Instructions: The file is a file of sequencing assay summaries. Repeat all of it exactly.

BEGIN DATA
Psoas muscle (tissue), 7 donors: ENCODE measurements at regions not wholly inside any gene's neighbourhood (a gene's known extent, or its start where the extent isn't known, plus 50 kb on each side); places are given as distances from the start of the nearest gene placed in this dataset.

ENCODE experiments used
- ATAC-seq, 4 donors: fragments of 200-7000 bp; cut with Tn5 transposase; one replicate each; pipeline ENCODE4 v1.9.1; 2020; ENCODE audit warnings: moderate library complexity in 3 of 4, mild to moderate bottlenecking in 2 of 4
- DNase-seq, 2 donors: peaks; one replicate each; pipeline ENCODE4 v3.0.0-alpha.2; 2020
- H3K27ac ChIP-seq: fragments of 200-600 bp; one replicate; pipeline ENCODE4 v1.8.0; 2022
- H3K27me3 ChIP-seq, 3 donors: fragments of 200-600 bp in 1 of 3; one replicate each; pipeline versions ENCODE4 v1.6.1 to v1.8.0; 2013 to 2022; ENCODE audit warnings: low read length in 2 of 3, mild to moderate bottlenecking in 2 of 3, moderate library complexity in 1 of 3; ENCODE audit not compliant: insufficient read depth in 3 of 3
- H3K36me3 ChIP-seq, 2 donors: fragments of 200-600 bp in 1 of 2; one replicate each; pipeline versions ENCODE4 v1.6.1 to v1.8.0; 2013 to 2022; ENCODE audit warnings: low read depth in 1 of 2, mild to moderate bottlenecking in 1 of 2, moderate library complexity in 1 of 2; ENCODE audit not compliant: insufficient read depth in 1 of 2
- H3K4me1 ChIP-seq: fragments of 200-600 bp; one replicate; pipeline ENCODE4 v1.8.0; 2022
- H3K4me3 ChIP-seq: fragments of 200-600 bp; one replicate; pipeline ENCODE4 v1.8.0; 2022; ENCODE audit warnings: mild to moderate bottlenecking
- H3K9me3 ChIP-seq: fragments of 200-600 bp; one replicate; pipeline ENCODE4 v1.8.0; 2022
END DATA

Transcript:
Psoas muscle (tissue), 7 donors: ENCODE measurements at regions not wholly inside any gene's neighbourhood (a gene's known extent, or its start where the extent isn't known, plus 50 kb on each side); places are given as distances from the start of the nearest gene placed in this dataset.

ENCODE experiments used
- ATAC-seq, 4 donors: fragments of 200-7000 bp; cut with Tn5 transposase; one replicate each; pipeline ENCODE4 v1.9.1; 2020; ENCODE audit warnings: moderate library complexity in 3 of 4, mild to moderate bottlenecking in 2 of 4
- DNase-seq, 2 donors: peaks; one replicate each; pipeline ENCODE4 v3.0.0-alpha.2; 2020
- H3K27ac ChIP-seq: fragments of 200-600 bp; one replicate; pipeline ENCODE4 v1.8.0; 2022
- H3K27me3 ChIP-seq, 3 donors: fragments of 200-600 bp in 1 of 3; one replicate each; pipeline versions ENCODE4 v1.6.1 to v1.8.0; 2013 to 2022; ENCODE audit warnings: low read length in 2 of 3, mild to moderate bottlenecking in 2 of 3, moderate library complexity in 1 of 3; ENCODE audit not compliant: insufficient read depth in 3 of 3
- H3K36me3 ChIP-seq, 2 donors: fragments of 200-600 bp in 1 of 2; one replicate each; pipeline versions ENCODE4 v1.6.1 to v1.8.0; 2013 to 2022; ENCODE audit warnings: low read depth in 1 of 2, mild to moderate bottlenecking in 1 of 2, moderate library complexity in 1 of 2; ENCODE audit not compliant: insufficient read depth in 1 of 2
- H3K4me1 ChIP-seq: fragments of 200-600 bp; one replicate; pipeline ENCODE4 v1.8.0; 2022
- H3K4me3 ChIP-seq: fragments of 200-600 bp; one replicate; pipeline ENCODE4 v1.8.0; 2022; ENCODE audit warnings: mild to moderate bottlenecking
- H3K9me3 ChIP-seq: fragments of 200-600 bp; one replicate; pipeline ENCODE4 v1.8.0; 2022